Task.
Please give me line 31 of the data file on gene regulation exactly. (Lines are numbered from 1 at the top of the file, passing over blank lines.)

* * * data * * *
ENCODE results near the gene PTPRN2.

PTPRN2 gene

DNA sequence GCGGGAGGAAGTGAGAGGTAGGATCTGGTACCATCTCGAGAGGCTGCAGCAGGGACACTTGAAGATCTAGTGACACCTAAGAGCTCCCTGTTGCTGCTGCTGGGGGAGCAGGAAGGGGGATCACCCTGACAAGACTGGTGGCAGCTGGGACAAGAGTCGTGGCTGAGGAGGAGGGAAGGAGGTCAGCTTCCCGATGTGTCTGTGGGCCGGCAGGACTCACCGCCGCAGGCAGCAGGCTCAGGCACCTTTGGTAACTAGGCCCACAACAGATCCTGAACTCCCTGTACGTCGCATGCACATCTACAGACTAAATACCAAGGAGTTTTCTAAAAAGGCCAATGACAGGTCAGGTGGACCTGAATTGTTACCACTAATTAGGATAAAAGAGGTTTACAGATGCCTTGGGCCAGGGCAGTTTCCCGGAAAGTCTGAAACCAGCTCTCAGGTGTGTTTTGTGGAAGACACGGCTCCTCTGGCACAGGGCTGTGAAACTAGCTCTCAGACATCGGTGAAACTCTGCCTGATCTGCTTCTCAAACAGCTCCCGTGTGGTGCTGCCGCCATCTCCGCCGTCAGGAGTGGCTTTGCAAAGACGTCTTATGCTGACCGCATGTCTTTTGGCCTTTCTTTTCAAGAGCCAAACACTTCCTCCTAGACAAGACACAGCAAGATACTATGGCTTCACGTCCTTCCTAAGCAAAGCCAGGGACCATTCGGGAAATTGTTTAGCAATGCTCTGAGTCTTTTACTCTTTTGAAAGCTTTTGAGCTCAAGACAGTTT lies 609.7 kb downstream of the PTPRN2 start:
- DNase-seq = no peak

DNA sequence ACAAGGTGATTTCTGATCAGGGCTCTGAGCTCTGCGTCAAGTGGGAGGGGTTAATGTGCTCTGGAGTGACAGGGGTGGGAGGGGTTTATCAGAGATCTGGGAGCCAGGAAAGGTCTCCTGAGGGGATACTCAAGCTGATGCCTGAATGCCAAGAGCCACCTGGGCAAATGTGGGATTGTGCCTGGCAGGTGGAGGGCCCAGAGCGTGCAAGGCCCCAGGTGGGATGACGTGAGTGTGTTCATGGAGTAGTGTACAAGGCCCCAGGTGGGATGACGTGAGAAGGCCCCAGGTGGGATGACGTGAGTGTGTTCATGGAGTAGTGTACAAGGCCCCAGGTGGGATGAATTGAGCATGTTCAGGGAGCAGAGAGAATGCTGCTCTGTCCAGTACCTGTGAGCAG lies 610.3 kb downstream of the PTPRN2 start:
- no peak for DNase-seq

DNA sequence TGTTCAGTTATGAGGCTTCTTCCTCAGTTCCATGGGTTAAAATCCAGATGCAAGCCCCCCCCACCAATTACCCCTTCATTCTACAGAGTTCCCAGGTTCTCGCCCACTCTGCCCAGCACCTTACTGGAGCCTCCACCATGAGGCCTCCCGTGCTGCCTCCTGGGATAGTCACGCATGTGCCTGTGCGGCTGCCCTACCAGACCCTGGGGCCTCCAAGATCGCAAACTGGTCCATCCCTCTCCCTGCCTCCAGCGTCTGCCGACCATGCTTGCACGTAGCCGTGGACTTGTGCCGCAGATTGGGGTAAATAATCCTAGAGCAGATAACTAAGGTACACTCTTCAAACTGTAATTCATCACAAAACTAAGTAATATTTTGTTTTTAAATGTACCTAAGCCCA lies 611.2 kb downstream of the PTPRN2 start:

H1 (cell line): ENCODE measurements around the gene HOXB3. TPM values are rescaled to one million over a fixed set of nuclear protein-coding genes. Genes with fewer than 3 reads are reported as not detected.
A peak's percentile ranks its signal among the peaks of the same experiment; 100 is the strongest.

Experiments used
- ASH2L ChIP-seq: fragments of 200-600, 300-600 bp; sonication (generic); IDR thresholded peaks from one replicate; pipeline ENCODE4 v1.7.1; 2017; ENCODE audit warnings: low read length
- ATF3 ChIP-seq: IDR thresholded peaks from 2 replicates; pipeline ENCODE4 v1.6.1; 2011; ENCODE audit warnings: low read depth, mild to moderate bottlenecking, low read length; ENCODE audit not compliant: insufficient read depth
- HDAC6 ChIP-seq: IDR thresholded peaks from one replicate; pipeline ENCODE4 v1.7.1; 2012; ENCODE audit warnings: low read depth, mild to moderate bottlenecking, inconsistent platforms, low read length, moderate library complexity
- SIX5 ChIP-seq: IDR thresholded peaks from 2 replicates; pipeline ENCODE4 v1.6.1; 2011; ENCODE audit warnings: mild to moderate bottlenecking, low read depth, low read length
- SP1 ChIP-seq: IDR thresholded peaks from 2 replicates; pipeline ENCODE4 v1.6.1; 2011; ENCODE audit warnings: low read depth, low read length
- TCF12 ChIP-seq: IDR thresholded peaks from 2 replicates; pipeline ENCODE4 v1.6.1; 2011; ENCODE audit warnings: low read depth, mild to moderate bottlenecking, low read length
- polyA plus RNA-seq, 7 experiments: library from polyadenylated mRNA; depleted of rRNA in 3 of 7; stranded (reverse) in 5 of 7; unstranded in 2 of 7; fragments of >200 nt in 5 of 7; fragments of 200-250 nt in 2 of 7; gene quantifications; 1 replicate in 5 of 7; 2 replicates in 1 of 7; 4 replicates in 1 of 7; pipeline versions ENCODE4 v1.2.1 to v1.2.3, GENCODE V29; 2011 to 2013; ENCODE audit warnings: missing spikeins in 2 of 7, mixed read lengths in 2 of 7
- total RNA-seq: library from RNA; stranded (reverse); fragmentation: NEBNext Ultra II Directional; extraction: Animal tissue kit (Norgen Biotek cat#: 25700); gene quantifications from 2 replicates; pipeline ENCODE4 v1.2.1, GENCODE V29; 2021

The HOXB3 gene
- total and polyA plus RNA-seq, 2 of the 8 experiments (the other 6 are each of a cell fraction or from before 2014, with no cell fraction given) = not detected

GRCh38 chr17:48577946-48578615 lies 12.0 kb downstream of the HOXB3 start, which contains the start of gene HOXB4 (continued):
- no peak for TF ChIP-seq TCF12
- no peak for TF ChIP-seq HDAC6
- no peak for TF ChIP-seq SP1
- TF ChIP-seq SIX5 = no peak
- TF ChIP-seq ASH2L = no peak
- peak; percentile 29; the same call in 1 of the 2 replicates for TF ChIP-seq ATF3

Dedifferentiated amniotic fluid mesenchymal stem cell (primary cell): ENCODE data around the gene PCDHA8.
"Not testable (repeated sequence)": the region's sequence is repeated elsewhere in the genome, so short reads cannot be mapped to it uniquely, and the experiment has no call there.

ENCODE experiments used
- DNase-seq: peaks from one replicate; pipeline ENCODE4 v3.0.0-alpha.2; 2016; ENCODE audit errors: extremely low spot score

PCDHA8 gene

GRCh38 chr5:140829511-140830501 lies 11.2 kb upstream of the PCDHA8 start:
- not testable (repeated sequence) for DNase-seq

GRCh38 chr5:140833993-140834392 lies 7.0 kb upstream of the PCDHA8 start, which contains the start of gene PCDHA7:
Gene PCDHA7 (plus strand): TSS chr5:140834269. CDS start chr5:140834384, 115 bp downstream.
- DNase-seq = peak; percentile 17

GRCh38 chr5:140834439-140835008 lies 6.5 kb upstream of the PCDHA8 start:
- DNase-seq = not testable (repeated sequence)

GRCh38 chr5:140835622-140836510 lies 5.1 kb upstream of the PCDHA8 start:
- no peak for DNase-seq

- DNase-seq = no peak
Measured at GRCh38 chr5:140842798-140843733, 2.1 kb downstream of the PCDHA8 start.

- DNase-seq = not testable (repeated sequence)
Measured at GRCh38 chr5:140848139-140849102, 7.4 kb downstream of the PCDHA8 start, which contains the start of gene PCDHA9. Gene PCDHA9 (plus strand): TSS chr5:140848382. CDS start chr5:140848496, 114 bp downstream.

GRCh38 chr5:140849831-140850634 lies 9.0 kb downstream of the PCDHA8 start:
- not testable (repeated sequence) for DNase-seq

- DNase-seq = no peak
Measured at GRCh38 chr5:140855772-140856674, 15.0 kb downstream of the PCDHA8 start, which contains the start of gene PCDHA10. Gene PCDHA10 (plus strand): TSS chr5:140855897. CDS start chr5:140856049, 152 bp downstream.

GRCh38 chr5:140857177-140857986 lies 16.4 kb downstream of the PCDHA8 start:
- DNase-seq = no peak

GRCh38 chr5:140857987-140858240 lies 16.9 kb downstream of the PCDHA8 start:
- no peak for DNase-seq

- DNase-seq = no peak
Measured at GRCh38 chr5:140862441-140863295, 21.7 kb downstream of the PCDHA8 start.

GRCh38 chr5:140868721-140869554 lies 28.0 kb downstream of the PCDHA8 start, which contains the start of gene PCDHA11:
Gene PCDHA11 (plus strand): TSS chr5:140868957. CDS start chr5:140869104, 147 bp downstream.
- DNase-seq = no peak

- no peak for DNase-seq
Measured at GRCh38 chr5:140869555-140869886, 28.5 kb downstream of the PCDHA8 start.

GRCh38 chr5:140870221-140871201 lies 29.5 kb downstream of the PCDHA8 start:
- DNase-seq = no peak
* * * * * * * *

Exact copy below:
- DNase-seq: peaks from one replicate; pipeline ENCODE4 v3.0.0-alpha.2; 2016; ENCODE audit errors: extremely low spot score